I am a midwife, childbirth educator, lecturer, doula, and natural mother of eight children. This is not a medical reference; I do not proclaim to give medical advice. Anything stated here is from personal experience, research, study, and opinion. Each woman has the responsibility to do her own research, consult with her own medical team, and make her own decisions about pregnancy and birth.

Monday, October 18, 2010

Could it have been natural?

Bismillah al-Rahman al-Rahim

Although this story takes place over twenty-five years ago, you can tell the details are still fresh in the mother's mind.  Birth is such a major life event that it tends to stick with us forever.  What happened in her case isn't much different than what happens today.  One thing I feel from her story is that it seems this mother feels she was "robbed" of the chance to have her baby naturally.  Even decades later, you can feel the sense of loss for the natural birth she had hoped for.  In the end, though, she went home with a precious, healthy baby girl, and that's what matters most!

Special thanks to my dearest friend, Nesime, for submitting this story.  I love her dearly and am so honored that she chose to share her story here!

I hope you enjoy reading these birth stories.  Please let me know if you'd like to share yours. Now on to the story...Could it have been natural?...
I had been taking "the  pill" for five years when I heard that it was associated with a high risk for stroke.  I was naturally concerned and stopped taking it.  I immediately visited my doctor and asked for an alternate method of birth control.  He suggested I use a diaphragm.  It took one week for the pharmacy to order the size I needed and once it arrived I used it religiously.  

During that week between "the pill" and my new diaphragm, I assumed I was "safe."  After all, the pill I had been on was "strong" and most stories I had heard indicated that it could take several months after stopping "the pill" before getting pregnant.

But it turned out that was as effective as closing the barn doors after the horses have already ran out...just a wee bit too late!   Even so, I didn't realize for several months that I was pregnant.  I missed a few periods and took urine tests three times, but each came back negative.

I finally visited the doctor to find out what was wrong.   He advised me to wait a while because it can take some time for the menses to become regular after discontinuing "the pill."  Finally, a blood test was ordered.  Sure enough, I was pregnant!  Based on the lab results the doctor estimated I was about 10 weeks into the pregnancy.  

Next was an ultrasound.  I was shocked to find that I was actually 20 weeks pregnant!  I felt devastated when I realized that I had missed half the ride!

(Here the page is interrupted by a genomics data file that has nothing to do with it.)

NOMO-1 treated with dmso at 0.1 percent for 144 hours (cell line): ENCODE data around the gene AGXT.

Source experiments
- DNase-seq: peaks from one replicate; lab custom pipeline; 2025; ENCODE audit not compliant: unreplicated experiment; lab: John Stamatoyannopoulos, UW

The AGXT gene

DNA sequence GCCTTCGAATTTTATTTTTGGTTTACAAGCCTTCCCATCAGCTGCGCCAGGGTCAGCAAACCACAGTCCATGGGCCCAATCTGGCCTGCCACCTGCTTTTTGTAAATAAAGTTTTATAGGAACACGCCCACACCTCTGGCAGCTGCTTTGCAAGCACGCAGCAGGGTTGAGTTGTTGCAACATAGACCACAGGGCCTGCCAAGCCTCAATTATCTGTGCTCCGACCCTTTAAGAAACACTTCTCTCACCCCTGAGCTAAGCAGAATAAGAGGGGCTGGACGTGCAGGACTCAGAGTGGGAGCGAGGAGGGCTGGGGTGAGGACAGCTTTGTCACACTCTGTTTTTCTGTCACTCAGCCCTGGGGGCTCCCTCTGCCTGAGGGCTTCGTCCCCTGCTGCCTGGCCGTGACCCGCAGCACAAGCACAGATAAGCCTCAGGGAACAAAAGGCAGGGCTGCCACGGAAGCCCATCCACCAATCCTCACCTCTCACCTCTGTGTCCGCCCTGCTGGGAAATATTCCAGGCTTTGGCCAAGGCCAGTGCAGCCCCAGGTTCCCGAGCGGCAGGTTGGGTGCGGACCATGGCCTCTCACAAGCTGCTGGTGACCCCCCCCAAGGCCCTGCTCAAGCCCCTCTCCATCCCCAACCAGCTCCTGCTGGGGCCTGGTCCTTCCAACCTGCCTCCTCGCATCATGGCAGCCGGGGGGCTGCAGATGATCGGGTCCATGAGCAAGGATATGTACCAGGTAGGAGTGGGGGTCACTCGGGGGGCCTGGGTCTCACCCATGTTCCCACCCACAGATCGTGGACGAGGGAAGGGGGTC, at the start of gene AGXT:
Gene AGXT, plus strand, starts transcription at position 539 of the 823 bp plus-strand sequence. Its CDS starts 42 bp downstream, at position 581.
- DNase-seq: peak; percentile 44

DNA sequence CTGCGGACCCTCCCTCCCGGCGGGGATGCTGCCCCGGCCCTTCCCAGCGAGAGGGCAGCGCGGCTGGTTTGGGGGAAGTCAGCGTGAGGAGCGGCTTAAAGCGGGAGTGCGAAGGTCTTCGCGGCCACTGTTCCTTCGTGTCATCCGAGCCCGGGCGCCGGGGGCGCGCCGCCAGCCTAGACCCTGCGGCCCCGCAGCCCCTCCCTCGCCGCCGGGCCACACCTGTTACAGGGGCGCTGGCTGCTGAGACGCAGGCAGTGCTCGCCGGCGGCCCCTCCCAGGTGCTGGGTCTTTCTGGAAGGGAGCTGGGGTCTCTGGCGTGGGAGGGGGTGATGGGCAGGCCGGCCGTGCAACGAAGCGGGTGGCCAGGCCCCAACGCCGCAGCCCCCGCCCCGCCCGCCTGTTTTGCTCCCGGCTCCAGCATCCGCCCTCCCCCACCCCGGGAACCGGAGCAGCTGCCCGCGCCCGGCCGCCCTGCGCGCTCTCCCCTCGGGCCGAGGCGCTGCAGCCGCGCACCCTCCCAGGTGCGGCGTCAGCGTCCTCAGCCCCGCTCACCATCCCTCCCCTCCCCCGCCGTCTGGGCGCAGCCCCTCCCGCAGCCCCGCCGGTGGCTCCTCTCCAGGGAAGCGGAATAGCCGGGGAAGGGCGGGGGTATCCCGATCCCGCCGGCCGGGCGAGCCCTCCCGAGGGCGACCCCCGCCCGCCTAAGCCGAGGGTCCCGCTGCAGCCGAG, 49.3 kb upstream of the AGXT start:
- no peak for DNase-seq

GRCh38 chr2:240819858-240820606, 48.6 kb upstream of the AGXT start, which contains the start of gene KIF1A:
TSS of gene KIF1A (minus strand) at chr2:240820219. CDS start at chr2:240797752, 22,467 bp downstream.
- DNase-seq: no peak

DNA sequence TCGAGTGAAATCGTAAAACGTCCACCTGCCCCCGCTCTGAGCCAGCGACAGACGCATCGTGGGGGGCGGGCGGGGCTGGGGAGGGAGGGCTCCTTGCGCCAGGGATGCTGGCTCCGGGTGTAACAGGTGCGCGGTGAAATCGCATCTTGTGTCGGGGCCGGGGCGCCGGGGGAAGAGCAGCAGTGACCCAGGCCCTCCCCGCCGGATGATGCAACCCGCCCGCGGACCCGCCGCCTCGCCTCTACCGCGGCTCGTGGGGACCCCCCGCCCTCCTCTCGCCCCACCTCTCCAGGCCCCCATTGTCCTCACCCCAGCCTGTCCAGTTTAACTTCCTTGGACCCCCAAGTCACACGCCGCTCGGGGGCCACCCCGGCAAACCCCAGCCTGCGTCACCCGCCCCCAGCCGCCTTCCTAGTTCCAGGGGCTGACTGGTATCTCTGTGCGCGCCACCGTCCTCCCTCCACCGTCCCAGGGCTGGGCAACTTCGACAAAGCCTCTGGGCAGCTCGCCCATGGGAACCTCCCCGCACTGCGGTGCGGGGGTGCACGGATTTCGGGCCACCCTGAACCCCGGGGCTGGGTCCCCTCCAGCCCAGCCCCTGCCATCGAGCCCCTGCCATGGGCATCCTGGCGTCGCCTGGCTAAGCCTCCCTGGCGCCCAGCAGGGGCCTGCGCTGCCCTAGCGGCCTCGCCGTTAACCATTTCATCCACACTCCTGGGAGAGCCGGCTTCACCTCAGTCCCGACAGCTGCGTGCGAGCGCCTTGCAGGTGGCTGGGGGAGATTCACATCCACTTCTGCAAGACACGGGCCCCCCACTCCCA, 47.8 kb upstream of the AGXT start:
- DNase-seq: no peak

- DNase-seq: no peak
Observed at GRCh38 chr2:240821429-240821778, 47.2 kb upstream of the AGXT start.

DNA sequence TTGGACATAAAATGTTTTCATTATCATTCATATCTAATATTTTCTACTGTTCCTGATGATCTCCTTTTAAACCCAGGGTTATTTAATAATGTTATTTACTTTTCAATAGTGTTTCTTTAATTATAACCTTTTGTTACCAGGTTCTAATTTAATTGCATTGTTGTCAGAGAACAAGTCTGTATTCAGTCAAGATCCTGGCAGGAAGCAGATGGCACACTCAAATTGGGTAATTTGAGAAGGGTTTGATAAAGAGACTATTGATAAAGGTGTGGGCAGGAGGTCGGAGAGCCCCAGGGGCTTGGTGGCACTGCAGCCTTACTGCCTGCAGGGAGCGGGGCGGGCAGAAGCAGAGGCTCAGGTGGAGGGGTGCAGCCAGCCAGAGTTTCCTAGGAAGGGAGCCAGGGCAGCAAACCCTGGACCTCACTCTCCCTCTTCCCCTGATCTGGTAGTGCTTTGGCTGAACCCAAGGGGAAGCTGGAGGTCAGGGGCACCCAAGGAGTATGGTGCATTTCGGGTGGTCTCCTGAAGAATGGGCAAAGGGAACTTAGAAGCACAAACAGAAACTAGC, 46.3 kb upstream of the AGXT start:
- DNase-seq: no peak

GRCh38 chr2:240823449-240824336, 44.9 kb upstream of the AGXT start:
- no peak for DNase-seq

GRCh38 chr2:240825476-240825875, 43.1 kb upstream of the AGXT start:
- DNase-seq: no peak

I remember clearly that it was a Friday, Christmas Eve, when I felt the first twinges of "labor."  It was my first pregnancy and I had never heard of "Braxton-Hicks" (false) contractions.   Even though I was still well before my due date, I rushed to the hospital, only to be sent home three hours later.  The next Friday, New Year's Eve, the same thing happened again!  January 6th, my mom's birthday, here we go again!  I was wise to it by now and didn't make the hospital trip this time!

Still a month until my due date, it happened again.  It was January 13th, 1984.  But this time was different; the labor pains came fast and hard!  After about six hours, the doctor finally came to examine me.  He announced that I was "only" five centimeters dilated.  He was afraid that the baby was under stress and told me that he was going to do a c-section.

I had never really considered a cesarean.  I had heard that the operation could be done using an epidural so that the mother could stay awake.  This was still a fairly new way to do things.  Nevertheless, I asked the doctor if I could be awake for the procedure.  I wanted to at least be able to see my baby as soon as she was born.

It was as if my request went unheard.  I was rendered unconscious under general anesthetic.  I woke around midnight to be told that my daughter had been born at 7:54 pm.  I had missed the first four hours of her life.  I still wonder today, had the doctor let me wait it out a little while longer, could it have been natural?  

As was standard in those days, they kept me in the hospital for ten days.  I am constantly reminded of the ordeal by the nasty scar it left on my abdomen.  Thirteen years later I ended up with fibroids.  I'm not sure what causes fibroids, but I would think that the scar tissue might have something to do with it. 

I have only had this one child.  Sadly, I've had a few miscarriages throughout the years.  I've always wondered if the c-section had something to do with my inability to carry to term, although I know many women go on to have more children after cesarean.   But  I would venture to guess that they didn't have the "zipper" of a scar that I have!

I only wish that I could have had one natural birth that lived.

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